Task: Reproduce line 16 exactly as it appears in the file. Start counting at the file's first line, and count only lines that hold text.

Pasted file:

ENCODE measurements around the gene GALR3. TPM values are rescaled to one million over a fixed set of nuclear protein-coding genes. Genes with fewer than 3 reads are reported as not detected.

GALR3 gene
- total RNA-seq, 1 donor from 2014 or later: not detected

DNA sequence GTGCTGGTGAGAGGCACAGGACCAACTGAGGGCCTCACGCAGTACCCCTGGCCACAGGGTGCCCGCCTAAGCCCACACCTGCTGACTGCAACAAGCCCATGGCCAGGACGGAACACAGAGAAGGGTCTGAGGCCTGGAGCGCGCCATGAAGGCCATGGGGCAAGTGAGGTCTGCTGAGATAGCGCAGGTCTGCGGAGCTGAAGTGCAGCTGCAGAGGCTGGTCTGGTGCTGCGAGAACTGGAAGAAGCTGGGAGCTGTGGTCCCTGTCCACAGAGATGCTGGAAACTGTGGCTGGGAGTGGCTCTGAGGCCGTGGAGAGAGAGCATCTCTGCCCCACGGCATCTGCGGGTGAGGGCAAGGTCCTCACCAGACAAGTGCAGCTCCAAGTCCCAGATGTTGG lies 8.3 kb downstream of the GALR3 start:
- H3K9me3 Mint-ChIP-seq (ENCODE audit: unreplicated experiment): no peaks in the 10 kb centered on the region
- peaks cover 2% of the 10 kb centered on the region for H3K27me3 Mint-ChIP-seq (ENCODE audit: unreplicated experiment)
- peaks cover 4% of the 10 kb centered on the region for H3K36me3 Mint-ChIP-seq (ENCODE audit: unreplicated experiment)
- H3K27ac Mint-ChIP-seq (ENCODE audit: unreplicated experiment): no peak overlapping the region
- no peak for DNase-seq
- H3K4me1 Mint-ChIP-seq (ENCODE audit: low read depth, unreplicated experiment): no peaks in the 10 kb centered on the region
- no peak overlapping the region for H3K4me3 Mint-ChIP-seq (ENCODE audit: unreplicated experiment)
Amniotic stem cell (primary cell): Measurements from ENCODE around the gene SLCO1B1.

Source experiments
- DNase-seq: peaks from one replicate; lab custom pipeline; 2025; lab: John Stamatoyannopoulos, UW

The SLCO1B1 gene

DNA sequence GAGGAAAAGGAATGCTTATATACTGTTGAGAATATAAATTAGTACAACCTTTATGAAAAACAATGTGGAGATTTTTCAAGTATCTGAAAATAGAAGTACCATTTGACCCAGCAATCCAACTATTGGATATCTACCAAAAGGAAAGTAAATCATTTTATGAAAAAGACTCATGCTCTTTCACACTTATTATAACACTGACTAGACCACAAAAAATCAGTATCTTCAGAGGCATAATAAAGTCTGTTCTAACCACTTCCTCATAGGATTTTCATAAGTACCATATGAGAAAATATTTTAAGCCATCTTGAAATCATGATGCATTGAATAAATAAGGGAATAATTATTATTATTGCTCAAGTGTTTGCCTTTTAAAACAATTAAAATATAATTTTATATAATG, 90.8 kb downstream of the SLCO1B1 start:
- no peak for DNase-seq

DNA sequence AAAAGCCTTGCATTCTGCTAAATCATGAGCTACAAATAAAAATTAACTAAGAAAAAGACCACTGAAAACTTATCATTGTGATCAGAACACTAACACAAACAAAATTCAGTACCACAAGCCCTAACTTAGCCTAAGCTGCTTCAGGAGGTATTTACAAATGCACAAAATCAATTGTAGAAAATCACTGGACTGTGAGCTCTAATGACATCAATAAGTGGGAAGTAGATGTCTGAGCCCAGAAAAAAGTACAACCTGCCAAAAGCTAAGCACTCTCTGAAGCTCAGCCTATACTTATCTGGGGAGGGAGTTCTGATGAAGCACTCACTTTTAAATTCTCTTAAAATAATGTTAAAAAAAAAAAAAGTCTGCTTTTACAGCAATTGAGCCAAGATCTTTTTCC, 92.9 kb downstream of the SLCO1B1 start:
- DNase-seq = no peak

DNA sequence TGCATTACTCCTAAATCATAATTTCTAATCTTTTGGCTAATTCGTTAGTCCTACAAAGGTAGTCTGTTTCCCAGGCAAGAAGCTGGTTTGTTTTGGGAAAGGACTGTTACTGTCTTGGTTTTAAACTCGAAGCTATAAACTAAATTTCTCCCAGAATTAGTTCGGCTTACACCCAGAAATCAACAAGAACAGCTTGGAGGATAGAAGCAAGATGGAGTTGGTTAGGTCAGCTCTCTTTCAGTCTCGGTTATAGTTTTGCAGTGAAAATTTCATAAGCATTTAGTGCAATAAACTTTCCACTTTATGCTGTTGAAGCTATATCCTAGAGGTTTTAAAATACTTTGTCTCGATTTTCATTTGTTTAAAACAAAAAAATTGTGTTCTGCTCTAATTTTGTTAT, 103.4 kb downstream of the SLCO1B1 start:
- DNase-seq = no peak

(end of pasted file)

DNA sequence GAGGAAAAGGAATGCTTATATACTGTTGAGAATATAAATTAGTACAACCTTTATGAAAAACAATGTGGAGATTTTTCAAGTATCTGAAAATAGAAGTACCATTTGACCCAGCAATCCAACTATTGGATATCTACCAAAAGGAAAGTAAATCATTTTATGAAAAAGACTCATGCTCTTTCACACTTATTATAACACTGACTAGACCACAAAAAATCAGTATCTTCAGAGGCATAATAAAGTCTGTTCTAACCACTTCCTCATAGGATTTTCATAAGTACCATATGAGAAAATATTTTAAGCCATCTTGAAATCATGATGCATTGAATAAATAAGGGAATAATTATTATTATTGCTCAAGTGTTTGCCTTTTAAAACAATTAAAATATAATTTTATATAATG, 90.8 kb downstream of the SLCO1B1 start: